In particular, my work involved communication with the workforce by the emerging company’s board, as it moved from being a drab manufacturing facility under the British Leyland banner back to Jaguar Cars Limited. I became a propaganda storm trooper for the new regime, writing scripts and directing films aimed at showing ordinary working people the dangers of poor product quality in an age of global competition and to encourage pride in work. I went on to work on similar projects with similar aims in shipbuilding and other industries. Of course, the ultimate objective was privatisation. Improved quality and a compliant workforce were an essential ingredient of share value.
Antony’s collection therefore provides me with a parallel and challenging text for my own life experience.
I was first introduced to Antony’s work by Bernadette Cremin and went on to publish his pamphlet The Dreaded Boy and his collaboration with Joseph Horgan The Year I Loved England with Pighog.
His work has always had a quality I’ve come to think of as knapped, like a stone flint. Just as a knapper shapes a stone tool by striking and knocking, so Antony both artfully and artlessly fashions his poems through word collisions, and image impacts – literally striking images.
From white flowers of hoarfrost
you watch cinders of starlings
turn pages of hymnbook sky and
throw your sister into the moon.
Kim Kardashian broke the Internet
Here too you can also hear the way Antony creates the music and rhythm of his poems through their sonority – sounds knapped into place throughout the poem, though not all hard and short.
… a fox spills the guts of a bin bag
a badger is culled by a hearse.
Kim Kardashian broke the Internet
This knocking sonority is also reflected in the way Antony often ‘knocks on’ an image towards another a few words on. For example, in the following:
In foothills of his alp white beard you
swam depths of those sad blue pools and
surfaced as a boy lost in the broken glass of space.
these connectors knock on to each other and interweave:
foothills – alp – depths – lost
swam – depths – blue pools – surfaced – lost
white – blue
I think the unconscious effect, often in poems with a pastoral lean, can be of a machine performing a regular repeating function that then creates a kind of background industrial hum, the very thing that has diminished so much in Britain since 1980, as here with:
walk – wandering – paths – lead – slow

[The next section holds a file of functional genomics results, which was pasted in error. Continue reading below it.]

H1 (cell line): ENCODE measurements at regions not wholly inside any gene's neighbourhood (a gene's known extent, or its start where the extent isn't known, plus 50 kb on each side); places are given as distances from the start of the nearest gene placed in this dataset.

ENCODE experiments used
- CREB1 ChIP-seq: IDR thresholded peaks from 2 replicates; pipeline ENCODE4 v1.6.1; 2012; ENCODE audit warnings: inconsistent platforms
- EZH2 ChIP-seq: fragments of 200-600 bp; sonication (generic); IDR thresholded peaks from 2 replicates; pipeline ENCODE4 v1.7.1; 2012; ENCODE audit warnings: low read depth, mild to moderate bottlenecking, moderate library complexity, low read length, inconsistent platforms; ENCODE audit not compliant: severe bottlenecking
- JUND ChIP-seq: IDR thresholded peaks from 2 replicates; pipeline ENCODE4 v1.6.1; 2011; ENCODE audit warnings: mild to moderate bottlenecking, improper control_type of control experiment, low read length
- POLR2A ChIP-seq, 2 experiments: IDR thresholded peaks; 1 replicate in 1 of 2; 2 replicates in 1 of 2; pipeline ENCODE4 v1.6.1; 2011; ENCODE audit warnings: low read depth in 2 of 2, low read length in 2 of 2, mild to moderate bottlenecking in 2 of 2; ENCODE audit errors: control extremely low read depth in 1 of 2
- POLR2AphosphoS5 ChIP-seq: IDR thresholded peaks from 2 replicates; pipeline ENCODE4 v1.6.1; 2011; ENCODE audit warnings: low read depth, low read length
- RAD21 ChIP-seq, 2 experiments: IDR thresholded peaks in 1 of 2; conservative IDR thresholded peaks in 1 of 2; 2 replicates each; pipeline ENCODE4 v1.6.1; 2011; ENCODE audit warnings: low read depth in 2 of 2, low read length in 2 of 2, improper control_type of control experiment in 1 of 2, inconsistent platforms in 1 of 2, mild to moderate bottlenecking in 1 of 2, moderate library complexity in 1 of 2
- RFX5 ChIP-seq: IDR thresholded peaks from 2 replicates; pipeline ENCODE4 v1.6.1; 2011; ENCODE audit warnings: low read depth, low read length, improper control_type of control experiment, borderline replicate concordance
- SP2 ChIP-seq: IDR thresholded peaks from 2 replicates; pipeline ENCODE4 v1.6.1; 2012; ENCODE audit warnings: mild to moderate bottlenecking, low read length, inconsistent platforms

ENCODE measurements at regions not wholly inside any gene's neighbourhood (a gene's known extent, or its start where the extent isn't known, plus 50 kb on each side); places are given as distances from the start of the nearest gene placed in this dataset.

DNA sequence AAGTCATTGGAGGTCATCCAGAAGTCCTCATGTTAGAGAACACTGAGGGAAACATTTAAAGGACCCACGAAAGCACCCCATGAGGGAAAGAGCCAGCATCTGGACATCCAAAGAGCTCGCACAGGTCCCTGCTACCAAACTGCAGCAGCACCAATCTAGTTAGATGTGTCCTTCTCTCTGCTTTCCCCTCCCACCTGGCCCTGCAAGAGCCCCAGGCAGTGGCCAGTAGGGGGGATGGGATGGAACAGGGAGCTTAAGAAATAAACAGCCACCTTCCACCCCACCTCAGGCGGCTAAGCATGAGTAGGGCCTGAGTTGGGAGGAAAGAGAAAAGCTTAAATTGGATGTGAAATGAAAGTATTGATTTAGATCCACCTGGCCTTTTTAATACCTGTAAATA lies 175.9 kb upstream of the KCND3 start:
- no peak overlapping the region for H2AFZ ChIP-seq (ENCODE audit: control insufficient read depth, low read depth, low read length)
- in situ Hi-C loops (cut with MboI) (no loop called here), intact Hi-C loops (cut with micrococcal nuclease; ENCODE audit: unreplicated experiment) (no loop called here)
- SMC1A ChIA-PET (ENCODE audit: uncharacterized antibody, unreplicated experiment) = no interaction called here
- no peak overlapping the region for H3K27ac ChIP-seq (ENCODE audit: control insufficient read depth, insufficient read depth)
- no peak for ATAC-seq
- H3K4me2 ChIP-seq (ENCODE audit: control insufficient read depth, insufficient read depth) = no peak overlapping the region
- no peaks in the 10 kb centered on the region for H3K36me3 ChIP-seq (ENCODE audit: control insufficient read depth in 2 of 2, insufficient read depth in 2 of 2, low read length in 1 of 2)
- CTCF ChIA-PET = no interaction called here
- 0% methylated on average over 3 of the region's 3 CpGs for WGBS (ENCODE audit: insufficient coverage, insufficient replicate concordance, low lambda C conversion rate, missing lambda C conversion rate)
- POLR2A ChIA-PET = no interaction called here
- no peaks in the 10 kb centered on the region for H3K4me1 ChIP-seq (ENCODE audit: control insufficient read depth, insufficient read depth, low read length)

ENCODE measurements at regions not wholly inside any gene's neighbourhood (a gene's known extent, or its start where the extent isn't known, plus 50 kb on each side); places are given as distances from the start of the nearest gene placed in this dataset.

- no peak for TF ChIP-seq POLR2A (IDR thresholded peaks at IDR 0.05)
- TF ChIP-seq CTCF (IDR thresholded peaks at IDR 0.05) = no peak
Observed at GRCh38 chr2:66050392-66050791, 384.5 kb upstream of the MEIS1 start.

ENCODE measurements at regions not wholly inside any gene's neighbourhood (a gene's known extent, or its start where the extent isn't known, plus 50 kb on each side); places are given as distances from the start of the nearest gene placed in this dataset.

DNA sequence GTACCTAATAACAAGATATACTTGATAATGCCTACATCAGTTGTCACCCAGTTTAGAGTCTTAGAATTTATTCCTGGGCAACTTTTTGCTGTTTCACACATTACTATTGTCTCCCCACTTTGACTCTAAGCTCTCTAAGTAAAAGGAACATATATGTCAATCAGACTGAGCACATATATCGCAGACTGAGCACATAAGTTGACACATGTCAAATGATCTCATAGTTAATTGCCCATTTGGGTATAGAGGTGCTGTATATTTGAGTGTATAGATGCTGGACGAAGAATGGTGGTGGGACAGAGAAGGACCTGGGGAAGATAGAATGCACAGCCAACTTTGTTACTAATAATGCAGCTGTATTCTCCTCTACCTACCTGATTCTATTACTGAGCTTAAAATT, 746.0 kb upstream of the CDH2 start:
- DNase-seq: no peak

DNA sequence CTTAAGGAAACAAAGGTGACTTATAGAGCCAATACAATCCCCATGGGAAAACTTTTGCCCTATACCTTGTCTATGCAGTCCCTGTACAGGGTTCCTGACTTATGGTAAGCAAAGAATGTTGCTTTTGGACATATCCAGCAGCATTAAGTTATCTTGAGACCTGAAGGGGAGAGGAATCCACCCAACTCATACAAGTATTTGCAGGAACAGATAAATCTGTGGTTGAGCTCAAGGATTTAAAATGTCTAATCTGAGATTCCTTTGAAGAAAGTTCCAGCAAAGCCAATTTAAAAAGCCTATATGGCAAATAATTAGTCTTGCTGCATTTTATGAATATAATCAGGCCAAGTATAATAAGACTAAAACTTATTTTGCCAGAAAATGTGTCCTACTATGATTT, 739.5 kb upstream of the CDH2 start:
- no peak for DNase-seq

trees – tree – leaves – nutkins
un-building – wheels – moving – clock – slow
wheat – harvest – shepherd – fields – harvest – hectares
Let us walk under trees un-building the city in us,
these wheels of wheat are moving us to harvest the tree that bleeds our little
outcasts, back up leaves to nutkins split from cots, a bit like us
wandering four on paths that lead us to shepherd cumulus, and
blue fields of sky we forget to harvest in the clocks slow hectares.
The loch we left our city in
In Margaret Thatcher’s Museum, this technique is used to great effect in a display of poems around different core themes, with the effects ‘knocking on’ – multiplying and ricocheting within and across the different poems.
If I were writing the Interpretation Panel for Antony’s Museum, I would say that at the most accessible level, the themes include diversity, the homeless, the jobless, the decline of the blue collar working class, urban life, children and parents. They interweave through the poems and provide access and handholds of meaning.
After shifts I watched my Dad take deep breaths by the gate,
looking for the son in himself so he could pal as sky broke,
and he broke, with half price bread that smelt of turmeric.
The Cold War
But there are some deeper themes that stood out for me. Winter and winter weather are present in a number of the poems, perhaps reflecting the perceived winter of Thatcher’s time in office, the slow freezing of working class credit and the burying of working class protest beneath a drift of legislation and propaganda.
After shifts I wanted to be like my Dad and bend things with fire